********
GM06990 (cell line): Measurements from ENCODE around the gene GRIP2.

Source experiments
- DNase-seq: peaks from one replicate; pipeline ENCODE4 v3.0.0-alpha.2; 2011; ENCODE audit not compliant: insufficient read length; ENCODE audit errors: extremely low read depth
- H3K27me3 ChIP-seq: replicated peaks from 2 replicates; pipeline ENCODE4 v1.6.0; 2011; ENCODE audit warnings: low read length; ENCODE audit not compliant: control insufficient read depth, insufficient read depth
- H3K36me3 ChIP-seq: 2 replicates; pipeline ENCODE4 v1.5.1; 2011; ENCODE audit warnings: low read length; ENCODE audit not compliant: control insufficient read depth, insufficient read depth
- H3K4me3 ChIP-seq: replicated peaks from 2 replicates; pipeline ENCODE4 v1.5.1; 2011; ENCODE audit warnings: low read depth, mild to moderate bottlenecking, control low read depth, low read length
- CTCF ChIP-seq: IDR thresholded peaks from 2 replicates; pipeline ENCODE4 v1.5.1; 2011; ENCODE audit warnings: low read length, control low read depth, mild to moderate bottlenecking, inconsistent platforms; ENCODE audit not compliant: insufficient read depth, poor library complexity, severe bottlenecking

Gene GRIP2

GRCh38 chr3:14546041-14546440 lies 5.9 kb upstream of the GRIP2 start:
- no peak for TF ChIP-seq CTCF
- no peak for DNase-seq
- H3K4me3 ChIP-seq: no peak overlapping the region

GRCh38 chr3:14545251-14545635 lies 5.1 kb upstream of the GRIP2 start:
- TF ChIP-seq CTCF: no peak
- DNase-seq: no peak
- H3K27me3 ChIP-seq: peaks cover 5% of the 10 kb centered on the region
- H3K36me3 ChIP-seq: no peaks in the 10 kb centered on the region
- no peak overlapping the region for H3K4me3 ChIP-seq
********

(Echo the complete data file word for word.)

GM06990 (cell line): Measurements from ENCODE around the gene GRIP2.

Source experiments
- DNase-seq: peaks from one replicate; pipeline ENCODE4 v3.0.0-alpha.2; 2011; ENCODE audit not compliant: insufficient read length; ENCODE audit errors: extremely low read depth
- H3K27me3 ChIP-seq: replicated peaks from 2 replicates; pipeline ENCODE4 v1.6.0; 2011; ENCODE audit warnings: low read length; ENCODE audit not compliant: control insufficient read depth, insufficient read depth
- H3K36me3 ChIP-seq: 2 replicates; pipeline ENCODE4 v1.5.1; 2011; ENCODE audit warnings: low read length; ENCODE audit not compliant: control insufficient read depth, insufficient read depth
- H3K4me3 ChIP-seq: replicated peaks from 2 replicates; pipeline ENCODE4 v1.5.1; 2011; ENCODE audit warnings: low read depth, mild to moderate bottlenecking, control low read depth, low read length
- CTCF ChIP-seq: IDR thresholded peaks from 2 replicates; pipeline ENCODE4 v1.5.1; 2011; ENCODE audit warnings: low read length, control low read depth, mild to moderate bottlenecking, inconsistent platforms; ENCODE audit not compliant: insufficient read depth, poor library complexity, severe bottlenecking

Gene GRIP2

GRCh38 chr3:14546041-14546440 lies 5.9 kb upstream of the GRIP2 start:
- no peak for TF ChIP-seq CTCF
- no peak for DNase-seq
- H3K4me3 ChIP-seq: no peak overlapping the region

GRCh38 chr3:14545251-14545635 lies 5.1 kb upstream of the GRIP2 start:
- TF ChIP-seq CTCF: no peak
- DNase-seq: no peak
- H3K27me3 ChIP-seq: peaks cover 5% of the 10 kb centered on the region
- H3K36me3 ChIP-seq: no peaks in the 10 kb centered on the region
- no peak overlapping the region for H3K4me3 ChIP-seq